It would have made for great theater. Imagine Terry Francona coming back to Fenway in a playoff series with the chance to end the season of the Boston Red Sox. It's no secret the bad blood that exists between Francona and Red Sox ownership. There is nothing Francona would have enjoyed more.
But the Tampa Bay Rays had different plans. They aren't the baseball romantics the rest of us are. They don't care what others think or wish for. Maybe playing in front of fewer than 10,000 fans on a nightly basis in your home park creates a sense of this loner mentality.
Red Sox fans should have been rooting hard for Francona to win, but not for the great storylines it would have brought. Red Sox fans should have been rooting hard for Francona because, quite simply, the Cleveland Indians would have been a far easier matchup for Boston than Tampa.
For all the theatrics, I would have very easily predicted the Red Sox to sweep the Indians. As is, I have a hard time picking the Red Sox to advance past the Rays.
Forget the Yankees. Tampa is Boston's new archenemy. Joe Maddon is Billy Martin. David Price is Ron Guidry. Evan Longoria is Reggie Jackson.
The optimistic Red Sox fan will point to Boston's 12-7 record against Tampa this season. Sorry, that means zilch right now. Playoffs, in any sport, are all about momentum. What you did in the first month of the season is not nearly as important as what you did in the last month, or even last week. Tampa has won ten of their last twelve games and have been in playoff mode for nearly a month. The Red Sox haven't played a must-win game yet this year. They haven't even played a game since Sunday. They had to play an intrasquad game on Wednesday to try and stay sharp.
The biggest thing that brings me pause is the Red Sox struggles this season against tough lefty starters. The Rays have two of the best-- Matt Moore and David Price. Overall, the Red Sox batted almost twenty points lower against lefties than righties and had an OPS nearly seventy points lower.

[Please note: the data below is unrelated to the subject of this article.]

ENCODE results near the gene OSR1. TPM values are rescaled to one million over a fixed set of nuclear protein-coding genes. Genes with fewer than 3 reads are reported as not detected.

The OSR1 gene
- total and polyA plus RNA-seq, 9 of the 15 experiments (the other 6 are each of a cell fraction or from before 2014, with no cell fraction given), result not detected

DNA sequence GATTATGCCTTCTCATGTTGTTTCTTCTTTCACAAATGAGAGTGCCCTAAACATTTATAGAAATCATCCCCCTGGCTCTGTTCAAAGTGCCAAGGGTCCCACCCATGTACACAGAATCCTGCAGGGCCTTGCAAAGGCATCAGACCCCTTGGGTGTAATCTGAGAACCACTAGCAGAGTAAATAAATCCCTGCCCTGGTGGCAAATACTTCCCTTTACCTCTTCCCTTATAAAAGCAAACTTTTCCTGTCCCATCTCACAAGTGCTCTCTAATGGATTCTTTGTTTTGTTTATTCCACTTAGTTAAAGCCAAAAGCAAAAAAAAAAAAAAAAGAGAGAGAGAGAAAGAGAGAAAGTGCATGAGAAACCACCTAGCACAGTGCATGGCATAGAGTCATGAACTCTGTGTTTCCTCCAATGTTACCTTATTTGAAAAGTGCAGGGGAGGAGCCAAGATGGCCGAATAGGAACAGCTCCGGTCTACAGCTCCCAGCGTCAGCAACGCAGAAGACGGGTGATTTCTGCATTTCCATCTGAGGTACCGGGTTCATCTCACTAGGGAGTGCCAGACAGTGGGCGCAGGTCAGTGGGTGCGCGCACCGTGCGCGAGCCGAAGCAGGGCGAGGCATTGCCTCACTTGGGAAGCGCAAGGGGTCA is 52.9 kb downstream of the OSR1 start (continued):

Matt Moore faced Boston twice this season, recording a 1.80 ERA while giving up only 5 hits in 15 innings. David Price started five games against Boston this year recording a 2.48 ERA while allowing only 19 hits in 32.2 innings. Quick math tells me that is 24 hits allowed in almost 48 innings. If this series goes five games, the Red Sox will face these guys three times. That leaves a very small margin of error for the Red Sox.
The Red Sox game one and two starters have struggled against the Rays. Jon Lester has given up five home runs in 25 innings against Tampa this year while posting a 4.50 ERA. John Lackey has an even worse 8.10 ERA in two starts, giving up 19 hits in only 10 innings. Lackey has also struggled to the tune of a 4.98 ERA in September. Lackey faces Price in the second game of the series. This, essentially, makes Game One on Friday afternoon a must-win for Lester and the Red Sox.
Another factor which concerns me is John Farrell. Farrell is nearly assured of winning Manager of the Year honors in the American League. He has turned around a team that won only 69 games last season. This year the Red Sox finished with the best record in baseball, finishing with 97 wins. But this is Farrell's first time managing in the playoffs. The heat gets turned up. The lights shine brighter. Decisions become magnified.
There have been some decisions in September that have me concerned about Farrell's decision making. He has left some starting pitchers in too long. I've second-guessed more than one or two of his pinch-hitting decisions this past month. The same goes for some of his pitching changes. Base-running has been an issue all season. Weaknesses become magnified in the playoffs against good teams.
Obviously, I'm not saying the Rays are going to steamroll past the Red Sox. Tampa doesn't have the offensive firepower for that. The games will all be contentious and entertaining. Little things like leaving a pitcher in too long or going to certain relievers (ahem, Uehara) too early will be huge. Pinch-hitting decisions (should Mike Carp hit for Mike Napoli with the game on the line in the ninth against Fernando Rodney?) will draw instant critiques. Little things like being too aggressive on the basepaths and getting caught trying to double steal with two outs could be pivotal. In a tight five-game series, one play, one decision could make all the difference. Ask Grady Little.
I got the Rays winning in five games. Why couldn't Tito and the Indians have won? (Hey, that sounds like a cool, albeit politically incorrect, band name)
My picks for the other series: Detroit Tigers, Los Angeles Dodgers, and St. Louis Cardinals.